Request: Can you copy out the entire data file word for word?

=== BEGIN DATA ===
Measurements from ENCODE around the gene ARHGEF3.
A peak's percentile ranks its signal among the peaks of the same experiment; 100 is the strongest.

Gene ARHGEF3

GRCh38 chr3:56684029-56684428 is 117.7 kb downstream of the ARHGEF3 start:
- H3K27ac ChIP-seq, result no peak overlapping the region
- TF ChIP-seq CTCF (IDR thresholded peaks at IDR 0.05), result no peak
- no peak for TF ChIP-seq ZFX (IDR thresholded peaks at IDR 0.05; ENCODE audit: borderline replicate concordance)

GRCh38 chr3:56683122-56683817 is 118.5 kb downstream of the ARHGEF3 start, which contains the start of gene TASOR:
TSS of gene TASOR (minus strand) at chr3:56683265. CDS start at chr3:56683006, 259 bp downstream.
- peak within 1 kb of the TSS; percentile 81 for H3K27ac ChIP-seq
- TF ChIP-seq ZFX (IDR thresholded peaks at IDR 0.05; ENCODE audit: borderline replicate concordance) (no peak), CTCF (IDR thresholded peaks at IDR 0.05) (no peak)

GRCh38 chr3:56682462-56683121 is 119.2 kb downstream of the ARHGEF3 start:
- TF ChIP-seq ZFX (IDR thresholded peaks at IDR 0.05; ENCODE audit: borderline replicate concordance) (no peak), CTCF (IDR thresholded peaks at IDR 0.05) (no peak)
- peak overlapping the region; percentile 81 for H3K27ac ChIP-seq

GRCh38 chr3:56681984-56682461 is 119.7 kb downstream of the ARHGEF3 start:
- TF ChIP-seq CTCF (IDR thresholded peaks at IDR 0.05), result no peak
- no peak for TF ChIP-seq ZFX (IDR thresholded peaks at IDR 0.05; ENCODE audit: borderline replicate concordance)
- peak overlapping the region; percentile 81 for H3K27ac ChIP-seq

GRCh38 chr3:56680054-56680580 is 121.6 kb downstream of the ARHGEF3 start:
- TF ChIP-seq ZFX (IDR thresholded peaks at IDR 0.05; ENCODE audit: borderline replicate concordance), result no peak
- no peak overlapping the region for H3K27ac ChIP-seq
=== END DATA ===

Measurements from ENCODE around the gene ARHGEF3.
A peak's percentile ranks its signal among the peaks of the same experiment; 100 is the strongest.

Gene ARHGEF3

GRCh38 chr3:56684029-56684428 is 117.7 kb downstream of the ARHGEF3 start:
- H3K27ac ChIP-seq, result no peak overlapping the region
- TF ChIP-seq CTCF (IDR thresholded peaks at IDR 0.05), result no peak
- no peak for TF ChIP-seq ZFX (IDR thresholded peaks at IDR 0.05; ENCODE audit: borderline replicate concordance)

GRCh38 chr3:56683122-56683817 is 118.5 kb downstream of the ARHGEF3 start, which contains the start of gene TASOR:
TSS of gene TASOR (minus strand) at chr3:56683265. CDS start at chr3:56683006, 259 bp downstream.
- peak within 1 kb of the TSS; percentile 81 for H3K27ac ChIP-seq
- TF ChIP-seq ZFX (IDR thresholded peaks at IDR 0.05; ENCODE audit: borderline replicate concordance) (no peak), CTCF (IDR thresholded peaks at IDR 0.05) (no peak)

GRCh38 chr3:56682462-56683121 is 119.2 kb downstream of the ARHGEF3 start:
- TF ChIP-seq ZFX (IDR thresholded peaks at IDR 0.05; ENCODE audit: borderline replicate concordance) (no peak), CTCF (IDR thresholded peaks at IDR 0.05) (no peak)
- peak overlapping the region; percentile 81 for H3K27ac ChIP-seq

GRCh38 chr3:56681984-56682461 is 119.7 kb downstream of the ARHGEF3 start:
- TF ChIP-seq CTCF (IDR thresholded peaks at IDR 0.05), result no peak
- no peak for TF ChIP-seq ZFX (IDR thresholded peaks at IDR 0.05; ENCODE audit: borderline replicate concordance)
- peak overlapping the region; percentile 81 for H3K27ac ChIP-seq

GRCh38 chr3:56680054-56680580 is 121.6 kb downstream of the ARHGEF3 start:
- TF ChIP-seq ZFX (IDR thresholded peaks at IDR 0.05; ENCODE audit: borderline replicate concordance), result no peak
- no peak overlapping the region for H3K27ac ChIP-seq